More than 30 residents in a small Bucklands Beach street are up in arms about a development which will see 10 properties built on two sections.
The residents’ grievance follows a similar protest about a development in Struan Place in Highland Park (Times, June 14).
Residents in Richard Avenue, Bucklands Beach, are so incensed that every resident but one signed a petition
expressing concern about the intensity of the development in a narrow street that directly links Macleans College, Bucklands Beach Intermediate and Pigeon Mountain Primary.
The petition, initiated by resident Lucy Ye, acknowledges that it is appropriate for the land on the two sections of 4 and 6 Richard Avenue to be developed.
“However we are concerned about the scale and intensity of the proposal to construct 10 properties on the two sections.”
Another resident, Nick Cull, said residents are “profoundly concerned” about the additional traffic movement and parking congestion that the development will produce by adding 10 households on just two properties.
There were also a significant number of children moving up and down the street.
Also worrying was stormwater management on this site and the implications of this on surrounding properties and the impact on Auckland’s environment.
“We also wish to express our concern about the development’s infringement of height regulations, Mr Cull said.
“We are signalling to you our concerns and hopefully shining a light on the need for public discussion with residents before intense developments such as that in a narrow street.”
Resource consent, he said, was passed quickly late last year.
“Our petition expressed disappointment at the absence of any notification or consultation with residents about a development of such intensity,” Cull said.
“We found out about it once the real estate agent began to promote the 10 houses.”
Pakuranga MP Simeon Brown said he will meet residents on Friday to discuss their concerns.
“Richard Avenue has traffic and parking issues due to its proximity to a number of schools,” he said.
“This development will put further pressure on this street and I am concerned that the council has not taken this into account in its consenting process.
“I was disappointed by the response residents received from Auckland Council, which essentially said they were hoping for the best when it came to addressing these potential issues.”
There are no plans to deal with the extra vehicles that will now reside on Richard Avenue, he said, and with parking in the surrounding area at a premium, especially during school hours, it’s going to make transport issues in the area even worse.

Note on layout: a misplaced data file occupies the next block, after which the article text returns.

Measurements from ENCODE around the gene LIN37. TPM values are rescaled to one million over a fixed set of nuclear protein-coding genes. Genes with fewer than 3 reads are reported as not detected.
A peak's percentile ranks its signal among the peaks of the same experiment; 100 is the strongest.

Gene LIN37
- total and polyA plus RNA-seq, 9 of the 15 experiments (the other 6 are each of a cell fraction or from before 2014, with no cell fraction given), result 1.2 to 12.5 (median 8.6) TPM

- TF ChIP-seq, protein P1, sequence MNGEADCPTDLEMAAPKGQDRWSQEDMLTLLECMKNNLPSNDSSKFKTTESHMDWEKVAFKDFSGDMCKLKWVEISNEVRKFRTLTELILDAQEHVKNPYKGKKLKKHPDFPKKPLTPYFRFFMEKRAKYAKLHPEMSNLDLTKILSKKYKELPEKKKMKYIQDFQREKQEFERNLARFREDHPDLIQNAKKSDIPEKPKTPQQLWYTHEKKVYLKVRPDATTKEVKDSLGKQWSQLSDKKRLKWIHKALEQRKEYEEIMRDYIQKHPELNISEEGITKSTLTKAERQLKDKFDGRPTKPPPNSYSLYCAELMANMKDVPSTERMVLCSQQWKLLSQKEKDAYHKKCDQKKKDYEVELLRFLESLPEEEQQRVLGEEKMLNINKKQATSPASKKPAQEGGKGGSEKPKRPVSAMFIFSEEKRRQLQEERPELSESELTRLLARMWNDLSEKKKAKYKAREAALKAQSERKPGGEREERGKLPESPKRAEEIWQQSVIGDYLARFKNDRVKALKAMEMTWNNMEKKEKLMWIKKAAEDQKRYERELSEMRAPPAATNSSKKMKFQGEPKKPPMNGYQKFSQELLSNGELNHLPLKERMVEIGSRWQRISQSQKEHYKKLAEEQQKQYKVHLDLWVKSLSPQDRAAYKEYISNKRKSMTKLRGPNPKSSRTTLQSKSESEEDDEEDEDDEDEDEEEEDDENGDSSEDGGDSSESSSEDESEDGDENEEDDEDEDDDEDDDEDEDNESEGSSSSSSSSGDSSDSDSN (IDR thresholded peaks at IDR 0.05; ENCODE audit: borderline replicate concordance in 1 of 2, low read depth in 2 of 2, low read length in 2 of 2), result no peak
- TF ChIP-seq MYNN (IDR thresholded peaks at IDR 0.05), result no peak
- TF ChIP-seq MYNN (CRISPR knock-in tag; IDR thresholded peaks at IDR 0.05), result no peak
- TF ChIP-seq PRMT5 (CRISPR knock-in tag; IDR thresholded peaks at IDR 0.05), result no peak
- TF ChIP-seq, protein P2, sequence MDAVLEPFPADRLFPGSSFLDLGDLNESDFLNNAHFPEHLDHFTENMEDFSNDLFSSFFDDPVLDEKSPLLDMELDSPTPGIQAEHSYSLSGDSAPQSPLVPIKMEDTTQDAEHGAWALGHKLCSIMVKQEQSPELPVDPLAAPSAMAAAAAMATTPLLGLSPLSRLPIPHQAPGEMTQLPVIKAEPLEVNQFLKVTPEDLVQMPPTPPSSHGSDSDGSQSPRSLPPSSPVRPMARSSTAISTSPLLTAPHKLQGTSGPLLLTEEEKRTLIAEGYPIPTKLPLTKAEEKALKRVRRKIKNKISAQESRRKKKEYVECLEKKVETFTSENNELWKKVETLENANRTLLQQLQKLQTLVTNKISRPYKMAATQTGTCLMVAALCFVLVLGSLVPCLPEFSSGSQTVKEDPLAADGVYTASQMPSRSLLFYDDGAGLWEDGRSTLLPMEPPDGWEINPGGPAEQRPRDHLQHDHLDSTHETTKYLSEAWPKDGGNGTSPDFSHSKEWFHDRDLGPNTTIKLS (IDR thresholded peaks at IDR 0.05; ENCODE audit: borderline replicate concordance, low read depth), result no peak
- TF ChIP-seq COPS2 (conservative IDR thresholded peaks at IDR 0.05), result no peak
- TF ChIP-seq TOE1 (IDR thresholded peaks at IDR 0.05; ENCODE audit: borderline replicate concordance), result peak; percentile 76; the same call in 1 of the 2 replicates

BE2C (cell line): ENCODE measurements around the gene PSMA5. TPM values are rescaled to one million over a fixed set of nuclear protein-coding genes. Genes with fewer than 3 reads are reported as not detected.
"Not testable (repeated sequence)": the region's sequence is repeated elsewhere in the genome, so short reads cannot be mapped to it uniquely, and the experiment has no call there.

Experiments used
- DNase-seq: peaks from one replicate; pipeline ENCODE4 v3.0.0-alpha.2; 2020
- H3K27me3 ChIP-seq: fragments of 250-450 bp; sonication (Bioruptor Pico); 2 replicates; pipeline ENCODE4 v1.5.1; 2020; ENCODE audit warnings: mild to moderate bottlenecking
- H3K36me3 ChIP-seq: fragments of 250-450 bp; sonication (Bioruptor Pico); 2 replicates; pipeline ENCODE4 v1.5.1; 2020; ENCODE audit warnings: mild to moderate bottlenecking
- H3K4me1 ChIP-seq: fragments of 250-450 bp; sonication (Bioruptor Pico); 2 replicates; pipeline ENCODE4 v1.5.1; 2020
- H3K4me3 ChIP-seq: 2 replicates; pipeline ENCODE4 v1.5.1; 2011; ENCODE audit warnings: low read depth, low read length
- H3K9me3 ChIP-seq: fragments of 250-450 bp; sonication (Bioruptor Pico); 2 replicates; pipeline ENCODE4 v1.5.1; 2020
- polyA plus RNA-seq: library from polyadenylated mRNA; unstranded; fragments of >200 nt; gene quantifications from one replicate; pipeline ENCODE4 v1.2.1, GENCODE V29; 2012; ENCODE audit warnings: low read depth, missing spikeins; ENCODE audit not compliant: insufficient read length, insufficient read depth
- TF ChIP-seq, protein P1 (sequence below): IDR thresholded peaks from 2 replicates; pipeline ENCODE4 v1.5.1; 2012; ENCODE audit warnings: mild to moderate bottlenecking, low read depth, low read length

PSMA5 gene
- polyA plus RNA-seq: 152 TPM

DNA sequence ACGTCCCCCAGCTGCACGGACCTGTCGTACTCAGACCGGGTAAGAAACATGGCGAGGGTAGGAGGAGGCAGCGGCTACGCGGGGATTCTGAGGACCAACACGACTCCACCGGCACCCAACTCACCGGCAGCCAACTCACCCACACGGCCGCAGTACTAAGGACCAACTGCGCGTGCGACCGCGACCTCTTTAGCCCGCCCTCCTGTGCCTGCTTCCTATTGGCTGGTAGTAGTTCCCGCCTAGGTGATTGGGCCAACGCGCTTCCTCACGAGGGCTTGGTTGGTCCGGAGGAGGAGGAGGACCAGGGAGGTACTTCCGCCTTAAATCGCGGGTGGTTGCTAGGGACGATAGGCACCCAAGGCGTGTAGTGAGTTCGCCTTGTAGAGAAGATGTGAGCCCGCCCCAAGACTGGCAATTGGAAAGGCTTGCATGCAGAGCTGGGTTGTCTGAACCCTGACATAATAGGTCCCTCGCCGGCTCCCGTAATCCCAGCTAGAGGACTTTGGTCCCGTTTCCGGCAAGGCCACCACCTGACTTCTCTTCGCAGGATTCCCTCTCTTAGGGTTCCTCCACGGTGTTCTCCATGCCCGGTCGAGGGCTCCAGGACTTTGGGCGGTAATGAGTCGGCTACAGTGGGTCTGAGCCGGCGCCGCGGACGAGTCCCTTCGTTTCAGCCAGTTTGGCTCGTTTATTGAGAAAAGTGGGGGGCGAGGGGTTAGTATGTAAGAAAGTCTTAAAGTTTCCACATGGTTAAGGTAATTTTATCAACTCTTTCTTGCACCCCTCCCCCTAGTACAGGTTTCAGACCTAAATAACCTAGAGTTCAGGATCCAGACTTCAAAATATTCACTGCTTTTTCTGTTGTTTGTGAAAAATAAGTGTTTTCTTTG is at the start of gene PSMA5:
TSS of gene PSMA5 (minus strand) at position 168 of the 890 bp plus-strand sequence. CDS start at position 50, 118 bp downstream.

“I am also interested to understand more about what notification was provided to residents of this development prior to the consent being granted.”
Meanwhile a letter to Mr Cull from Auckland Council’s James Dowding (manager resource consents south) in April said the proposal for a 10 unit and associated 10 lot subdivision… was approved under delegated authority by council staff on December 20, 2017.
“While I note that the proposal triggered a number of matters for resource consent, in an overall sense the proposal was considered to fit into the scale of development that is contemplated under the Auckland Unitary Plan – Operative in Part (AUP(OP)),” Mr Dowding wrote.
“The AUP(OP) is, in part, a response for the need to accommodate the huge growth currently being experienced and further predicted for Auckland. For instance, in the last three-four years Auckland has had to accommodate population growth of approximately the size of Tauranga’s population.”
The previous legacy District Plans did not have a strategy to deal with this type of growth.
“Accordingly the AUP(OP) allows for outcomes quite different to what communities were used to in their suburbs, and what has been consented to at 4-6 Richard Avenue represents a type of development that can be achieved (subject to resource consent) across most parts of suburban Auckland under the AUP(OP).
“This proposal is not unlike other developments that have been approved in the eastern surburbs. There will be quite a change in the face of Auckland between the current suburban built environment and that allowed by the AUP(OP).”
While there was a widespread concern by residents in the Richards Ave area about this development, council was not in a position to change or cancel the granted resource consent.
“I am of the opinion that council followed the correct procedures in assessing the proposal, including not requiring the application to be processed on a notified basis.”